Probably not, no. In fact, it’s typically a mediocre classifier—it’s the one you strive to beat with your fancy algorithm. So why even care about this one?

Because it’s fast, easy to understand, and it works reasonably well. In other words, this is the classifier you start with to figure out if it’s worth investing your time on a problem. If you need to hit 90% category accuracy and Naive Bayes is giving you 70%, you’re probably in good shape; if it’s giving you 20% accuracy, you might need to take another look at whether you have a viable solution given your data.

Click through to learn what day it is based on what some fictional fellow has as head covering. Also, learn what it is I actually mean when I let “update your priors” slip.

Last month, I delivered the one-day workshop Practical AI for the Working Software Engineer at the Artificial Intelligence Live conference in Orlando. As the title suggests, the workshop was aimed at developers, bu I didn’t assume any particular programming language background. In addition to the lecture slides, the workshop was delivered as a series of Jupyter notebooks. I ran them using Azure Notebooks (which meant the participants had nothing to install and very little to set up), but you can run them in any Jupyter environment you like, as long as it has access to R and Python. You can download the notebooks and slides from this Github repository (and feedback is welcome there, too).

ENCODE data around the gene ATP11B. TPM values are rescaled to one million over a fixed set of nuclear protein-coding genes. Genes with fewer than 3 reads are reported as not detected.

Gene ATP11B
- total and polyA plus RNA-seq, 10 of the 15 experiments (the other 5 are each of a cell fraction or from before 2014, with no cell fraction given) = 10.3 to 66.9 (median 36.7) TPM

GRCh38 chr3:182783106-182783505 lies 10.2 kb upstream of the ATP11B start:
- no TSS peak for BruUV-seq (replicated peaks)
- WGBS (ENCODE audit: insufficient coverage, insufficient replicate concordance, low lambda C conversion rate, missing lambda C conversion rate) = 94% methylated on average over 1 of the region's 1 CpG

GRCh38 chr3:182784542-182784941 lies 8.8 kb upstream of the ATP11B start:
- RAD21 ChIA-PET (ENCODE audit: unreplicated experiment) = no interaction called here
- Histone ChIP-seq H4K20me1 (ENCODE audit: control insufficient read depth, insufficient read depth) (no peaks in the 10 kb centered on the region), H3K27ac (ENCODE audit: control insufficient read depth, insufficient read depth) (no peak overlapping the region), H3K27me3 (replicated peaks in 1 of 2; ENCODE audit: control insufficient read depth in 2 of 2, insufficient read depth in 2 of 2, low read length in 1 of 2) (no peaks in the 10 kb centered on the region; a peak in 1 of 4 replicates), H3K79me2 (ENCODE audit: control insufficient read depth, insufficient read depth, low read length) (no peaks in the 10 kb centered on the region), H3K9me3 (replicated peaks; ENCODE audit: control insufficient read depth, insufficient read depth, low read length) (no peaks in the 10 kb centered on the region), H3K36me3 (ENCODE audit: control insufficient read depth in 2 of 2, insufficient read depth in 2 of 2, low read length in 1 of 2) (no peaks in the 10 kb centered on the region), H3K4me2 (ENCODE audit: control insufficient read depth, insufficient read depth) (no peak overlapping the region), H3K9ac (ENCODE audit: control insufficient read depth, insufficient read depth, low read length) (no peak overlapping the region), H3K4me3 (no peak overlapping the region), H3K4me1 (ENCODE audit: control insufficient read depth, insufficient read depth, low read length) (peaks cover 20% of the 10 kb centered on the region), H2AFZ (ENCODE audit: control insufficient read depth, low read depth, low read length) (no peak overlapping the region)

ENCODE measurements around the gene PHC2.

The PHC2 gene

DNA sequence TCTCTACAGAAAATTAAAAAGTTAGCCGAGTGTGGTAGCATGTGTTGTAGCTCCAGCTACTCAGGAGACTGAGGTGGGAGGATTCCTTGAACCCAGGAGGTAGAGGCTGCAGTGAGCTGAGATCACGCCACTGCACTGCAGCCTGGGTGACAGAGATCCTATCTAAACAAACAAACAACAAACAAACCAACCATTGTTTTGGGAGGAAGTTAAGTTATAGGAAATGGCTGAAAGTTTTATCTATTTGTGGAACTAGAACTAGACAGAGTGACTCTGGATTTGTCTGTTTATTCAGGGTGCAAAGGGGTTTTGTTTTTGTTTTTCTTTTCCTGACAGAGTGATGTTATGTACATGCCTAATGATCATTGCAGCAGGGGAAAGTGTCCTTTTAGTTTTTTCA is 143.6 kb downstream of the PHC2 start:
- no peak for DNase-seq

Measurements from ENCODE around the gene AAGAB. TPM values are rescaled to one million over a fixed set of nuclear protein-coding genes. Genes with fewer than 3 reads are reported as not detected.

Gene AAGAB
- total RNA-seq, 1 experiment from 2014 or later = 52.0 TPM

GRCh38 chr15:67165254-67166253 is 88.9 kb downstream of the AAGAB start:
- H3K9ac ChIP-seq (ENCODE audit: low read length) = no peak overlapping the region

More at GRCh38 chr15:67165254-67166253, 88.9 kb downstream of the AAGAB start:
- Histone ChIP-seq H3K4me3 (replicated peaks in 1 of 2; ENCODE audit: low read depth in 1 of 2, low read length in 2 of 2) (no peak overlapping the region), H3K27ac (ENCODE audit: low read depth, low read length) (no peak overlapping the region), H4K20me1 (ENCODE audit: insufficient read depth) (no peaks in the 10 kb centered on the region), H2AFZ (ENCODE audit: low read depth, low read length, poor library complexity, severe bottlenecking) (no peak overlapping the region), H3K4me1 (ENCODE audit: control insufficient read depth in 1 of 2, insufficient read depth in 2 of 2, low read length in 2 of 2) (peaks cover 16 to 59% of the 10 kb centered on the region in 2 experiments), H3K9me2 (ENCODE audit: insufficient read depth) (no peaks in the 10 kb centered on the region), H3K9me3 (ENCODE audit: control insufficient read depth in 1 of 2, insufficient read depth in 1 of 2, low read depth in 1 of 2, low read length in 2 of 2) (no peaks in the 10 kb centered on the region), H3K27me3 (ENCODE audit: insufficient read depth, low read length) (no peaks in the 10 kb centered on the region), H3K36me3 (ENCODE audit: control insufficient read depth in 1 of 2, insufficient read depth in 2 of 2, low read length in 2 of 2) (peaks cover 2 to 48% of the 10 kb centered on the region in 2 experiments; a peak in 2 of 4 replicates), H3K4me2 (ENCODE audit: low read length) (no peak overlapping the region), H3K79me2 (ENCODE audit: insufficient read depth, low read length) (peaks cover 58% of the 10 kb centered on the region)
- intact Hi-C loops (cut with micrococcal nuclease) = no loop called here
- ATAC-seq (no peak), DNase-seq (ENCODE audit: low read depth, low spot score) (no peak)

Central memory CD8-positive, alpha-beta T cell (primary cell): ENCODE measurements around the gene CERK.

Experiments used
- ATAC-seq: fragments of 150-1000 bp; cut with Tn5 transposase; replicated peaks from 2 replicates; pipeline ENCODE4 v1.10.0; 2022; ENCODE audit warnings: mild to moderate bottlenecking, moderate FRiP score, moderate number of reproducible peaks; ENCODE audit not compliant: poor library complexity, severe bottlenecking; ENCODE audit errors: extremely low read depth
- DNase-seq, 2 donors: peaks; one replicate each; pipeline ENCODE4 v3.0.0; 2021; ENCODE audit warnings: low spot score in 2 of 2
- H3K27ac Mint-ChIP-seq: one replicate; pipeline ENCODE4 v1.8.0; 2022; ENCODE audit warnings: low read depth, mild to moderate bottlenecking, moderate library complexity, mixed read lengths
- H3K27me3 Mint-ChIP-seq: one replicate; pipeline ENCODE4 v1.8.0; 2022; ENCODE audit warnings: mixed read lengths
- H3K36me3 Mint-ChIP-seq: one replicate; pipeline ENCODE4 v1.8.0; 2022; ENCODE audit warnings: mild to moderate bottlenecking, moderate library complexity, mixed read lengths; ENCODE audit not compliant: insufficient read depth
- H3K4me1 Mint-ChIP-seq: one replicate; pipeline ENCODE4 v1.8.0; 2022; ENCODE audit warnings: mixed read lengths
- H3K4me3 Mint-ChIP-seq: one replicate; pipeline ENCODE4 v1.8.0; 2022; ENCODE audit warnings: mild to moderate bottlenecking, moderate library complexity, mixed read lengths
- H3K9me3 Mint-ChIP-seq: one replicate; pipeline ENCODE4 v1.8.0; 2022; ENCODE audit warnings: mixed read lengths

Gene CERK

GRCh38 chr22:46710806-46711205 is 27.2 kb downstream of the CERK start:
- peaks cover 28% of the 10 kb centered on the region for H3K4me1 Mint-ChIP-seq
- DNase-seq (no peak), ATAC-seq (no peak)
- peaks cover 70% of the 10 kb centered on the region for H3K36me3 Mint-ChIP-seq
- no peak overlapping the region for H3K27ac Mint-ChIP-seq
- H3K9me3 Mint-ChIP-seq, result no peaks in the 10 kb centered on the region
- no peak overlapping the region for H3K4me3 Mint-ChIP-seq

Read on for details about those notebooks and to get your own copies.

John Mount has a new package available in R:

In the above we have an input (or independent variable)

`x`

and an observed outcome (or dependent variable)`y_observed`

(portrayed as points).`y_observed`

is the unobserved idea value`y_ideal`

(portrayed by the dashed curve) plus independent noise. The modeling goal is to get close the`y_ideal`

curve using the`y_observed`

observations. Obviously this can be done with a smoothing spline, but let’s use`RcppDynProg`

to find a piecewise linear fit.

To encode this as a dynamic programming problem we need to build a cost matrix that for every consecutive interval of`x`

-values we have estimated the out-of sample quality of fit. This is supplied by the function`RcppDynProg::lin_costs()`

(using the PRESS statistic), but lets take a quick look at the idea.

It’s an interesting package whose purpose is to turn an input data stream into a set of linear functions which approximate the stream. I’m not sure I’ll ever have a chance to use it, but it’s good to know that it’s there if I do ever need it.

Julia Silge builds a text classifier to differentiate Pride and Prejudice from War of the Worlds: